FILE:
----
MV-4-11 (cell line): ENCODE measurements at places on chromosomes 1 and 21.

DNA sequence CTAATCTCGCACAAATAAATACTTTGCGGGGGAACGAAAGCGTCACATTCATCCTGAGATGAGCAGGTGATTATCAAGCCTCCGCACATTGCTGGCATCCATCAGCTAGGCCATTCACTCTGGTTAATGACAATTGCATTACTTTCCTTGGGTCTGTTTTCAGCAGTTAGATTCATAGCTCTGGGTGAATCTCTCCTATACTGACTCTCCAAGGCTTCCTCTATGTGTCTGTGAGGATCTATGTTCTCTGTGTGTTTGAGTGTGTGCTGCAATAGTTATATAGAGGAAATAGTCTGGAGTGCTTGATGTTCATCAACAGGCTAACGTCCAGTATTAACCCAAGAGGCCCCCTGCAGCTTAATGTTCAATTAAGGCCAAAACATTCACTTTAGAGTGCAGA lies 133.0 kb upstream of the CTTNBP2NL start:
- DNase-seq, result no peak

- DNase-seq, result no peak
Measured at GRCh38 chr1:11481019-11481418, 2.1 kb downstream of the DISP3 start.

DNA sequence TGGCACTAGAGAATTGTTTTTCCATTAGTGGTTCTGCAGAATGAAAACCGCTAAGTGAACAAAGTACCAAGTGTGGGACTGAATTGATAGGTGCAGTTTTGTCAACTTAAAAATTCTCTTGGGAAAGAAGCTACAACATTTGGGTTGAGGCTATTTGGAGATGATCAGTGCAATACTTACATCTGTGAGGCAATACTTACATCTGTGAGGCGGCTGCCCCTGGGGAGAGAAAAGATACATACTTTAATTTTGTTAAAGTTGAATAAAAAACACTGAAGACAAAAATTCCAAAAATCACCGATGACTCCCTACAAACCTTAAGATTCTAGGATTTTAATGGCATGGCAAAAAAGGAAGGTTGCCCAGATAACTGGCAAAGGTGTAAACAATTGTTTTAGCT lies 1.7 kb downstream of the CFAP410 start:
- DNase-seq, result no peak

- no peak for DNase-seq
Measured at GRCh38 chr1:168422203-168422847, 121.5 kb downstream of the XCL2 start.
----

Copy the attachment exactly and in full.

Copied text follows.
MV-4-11 (cell line): ENCODE measurements at places on chromosomes 1 and 21.

DNA sequence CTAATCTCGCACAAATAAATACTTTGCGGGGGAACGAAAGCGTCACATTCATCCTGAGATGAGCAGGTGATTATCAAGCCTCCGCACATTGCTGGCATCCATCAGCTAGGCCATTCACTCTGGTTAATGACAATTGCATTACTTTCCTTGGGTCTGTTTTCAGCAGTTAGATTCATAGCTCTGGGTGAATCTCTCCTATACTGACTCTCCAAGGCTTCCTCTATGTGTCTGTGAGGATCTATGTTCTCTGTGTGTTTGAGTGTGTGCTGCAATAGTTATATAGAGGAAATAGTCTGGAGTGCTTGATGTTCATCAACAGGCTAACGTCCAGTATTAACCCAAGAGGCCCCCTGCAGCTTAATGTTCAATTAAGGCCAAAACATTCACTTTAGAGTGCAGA lies 133.0 kb upstream of the CTTNBP2NL start:
- DNase-seq, result no peak

- DNase-seq, result no peak
Measured at GRCh38 chr1:11481019-11481418, 2.1 kb downstream of the DISP3 start.

DNA sequence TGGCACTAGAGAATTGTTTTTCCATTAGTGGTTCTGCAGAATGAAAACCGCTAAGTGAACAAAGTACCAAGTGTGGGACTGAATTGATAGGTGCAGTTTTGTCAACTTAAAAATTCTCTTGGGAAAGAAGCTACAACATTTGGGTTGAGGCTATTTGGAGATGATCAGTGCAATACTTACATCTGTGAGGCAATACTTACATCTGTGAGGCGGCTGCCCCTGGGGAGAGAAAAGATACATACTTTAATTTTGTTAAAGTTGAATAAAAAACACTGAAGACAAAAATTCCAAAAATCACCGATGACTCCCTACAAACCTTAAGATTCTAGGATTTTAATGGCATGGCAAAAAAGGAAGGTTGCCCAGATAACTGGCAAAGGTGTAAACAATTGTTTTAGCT lies 1.7 kb downstream of the CFAP410 start:
- DNase-seq, result no peak

- no peak for DNase-seq
Measured at GRCh38 chr1:168422203-168422847, 121.5 kb downstream of the XCL2 start.